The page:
I brought it up first because it 'IS' that important. If your truck has an engine failure, that would be a terrible and costly 'inconvenience', but chances are you would alive and well to complain about it. BUT on that note....

Make sure your truck is well serviced. Starting the trip with a fresh oil/filter change is recommended. If your transmission has not been recently serviced, I would recommend doing that now. You don't need to have it flushed, but a basic oil and filter change would be a great idea. Changing the oil in the diff's is also a smart thing to do, and check your U-joints, suspension components, brakes, wheel bearings, etc.

Depending on what gear ratio you have, will determine how heavy the load feels to your drivetrain. As you likely don't do this often, I will recommend that you just take your time on the trip, and make regular stops to allow the drivetrain to cool. Check the temp of the differential from time to time. After a run on the highway, if you touch it with your hand and get burned right away, you have a problem that needs addressing. Don't worry to much about your hand, it'll heal. :) It is not uncommon for the diff to run hot enough that you can't hold your hand on it for any length of time, but you should not get an instant burn from it.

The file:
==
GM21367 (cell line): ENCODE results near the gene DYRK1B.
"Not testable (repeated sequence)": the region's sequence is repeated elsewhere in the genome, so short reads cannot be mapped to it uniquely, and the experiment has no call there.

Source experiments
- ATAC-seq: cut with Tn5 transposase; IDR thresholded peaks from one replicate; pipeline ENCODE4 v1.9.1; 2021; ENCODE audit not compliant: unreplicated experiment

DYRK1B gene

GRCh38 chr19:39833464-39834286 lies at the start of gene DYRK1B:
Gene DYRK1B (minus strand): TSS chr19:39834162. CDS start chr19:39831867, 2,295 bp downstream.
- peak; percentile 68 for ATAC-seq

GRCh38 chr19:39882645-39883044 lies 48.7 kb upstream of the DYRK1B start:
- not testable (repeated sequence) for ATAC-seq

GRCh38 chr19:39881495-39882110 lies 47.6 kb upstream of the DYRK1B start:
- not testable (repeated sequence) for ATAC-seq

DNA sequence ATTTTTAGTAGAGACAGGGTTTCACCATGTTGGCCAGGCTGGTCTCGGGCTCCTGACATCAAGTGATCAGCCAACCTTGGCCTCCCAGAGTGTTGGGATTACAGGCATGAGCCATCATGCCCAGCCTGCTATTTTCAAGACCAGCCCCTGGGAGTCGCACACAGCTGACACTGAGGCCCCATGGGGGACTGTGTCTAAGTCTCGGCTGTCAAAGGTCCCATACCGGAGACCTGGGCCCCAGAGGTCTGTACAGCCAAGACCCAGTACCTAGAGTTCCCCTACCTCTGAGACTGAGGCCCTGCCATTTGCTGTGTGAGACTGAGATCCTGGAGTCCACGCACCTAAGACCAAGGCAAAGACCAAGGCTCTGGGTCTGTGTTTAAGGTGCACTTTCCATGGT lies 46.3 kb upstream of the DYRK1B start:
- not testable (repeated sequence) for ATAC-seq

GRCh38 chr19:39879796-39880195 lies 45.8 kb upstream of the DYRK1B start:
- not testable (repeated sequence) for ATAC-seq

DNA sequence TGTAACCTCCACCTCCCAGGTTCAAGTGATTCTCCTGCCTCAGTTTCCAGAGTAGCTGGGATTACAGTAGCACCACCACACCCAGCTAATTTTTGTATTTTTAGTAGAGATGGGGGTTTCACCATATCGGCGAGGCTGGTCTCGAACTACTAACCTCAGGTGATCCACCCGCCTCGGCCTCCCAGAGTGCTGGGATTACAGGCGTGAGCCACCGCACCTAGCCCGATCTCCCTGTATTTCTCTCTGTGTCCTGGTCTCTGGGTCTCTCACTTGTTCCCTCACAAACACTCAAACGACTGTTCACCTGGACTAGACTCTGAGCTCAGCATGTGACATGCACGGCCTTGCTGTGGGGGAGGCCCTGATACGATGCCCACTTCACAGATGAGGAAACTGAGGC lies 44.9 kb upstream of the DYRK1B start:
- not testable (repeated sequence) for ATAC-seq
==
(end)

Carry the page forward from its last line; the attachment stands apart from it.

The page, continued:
Also talk with the vehicle maintenance techs on base. These guys usually have an excellent understanding of these ratings, and can often help you in the task of checking over your truck to ensure the best chance of a successful trip. :)
 

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Discussion Starter · #4 ·
i snagged these photos real quick. as you can tell in the last pic i will need to replace the wiring



 

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You'll be fine towing that car. Don't expect to set any records towing up hill but it will handle it. Most Uhaul trailers have their own brake set ups that don't even require a brake controller.
 

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Yeah you'll be fine. The main thing to look at is GCWVR like Brad said. You shouldn't have to focus much on tongue weight being that it can basically only be loaded on the car hauler one way. The 20" wheels will hurt you as well, as they are larger and heavier than the stock wheels, but still you will be fine. Use common sense and just double check the weight, but I'm sure it's within the rating for your truck. I've towed way over the rating of past trucks just kept it slow, used common sense, and all was good. The only thing bad that came from it was I probably took some life of the clutch, but with auto you don't have to worry about that.
 

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Discussion Starter · #8 ·
so now that i have opinions open to say i should be able to do this job, do i go with the full trailer or the dolly?
 

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^I always like having what I tow off the ground up on the trailer, but that's just my preference. The dolly may be better for you and your truck, it'll be a lot lighter.
 

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That is a BIG no no on an automatic trans car. Auto's get lube from the pump which only pumps when the engine is running.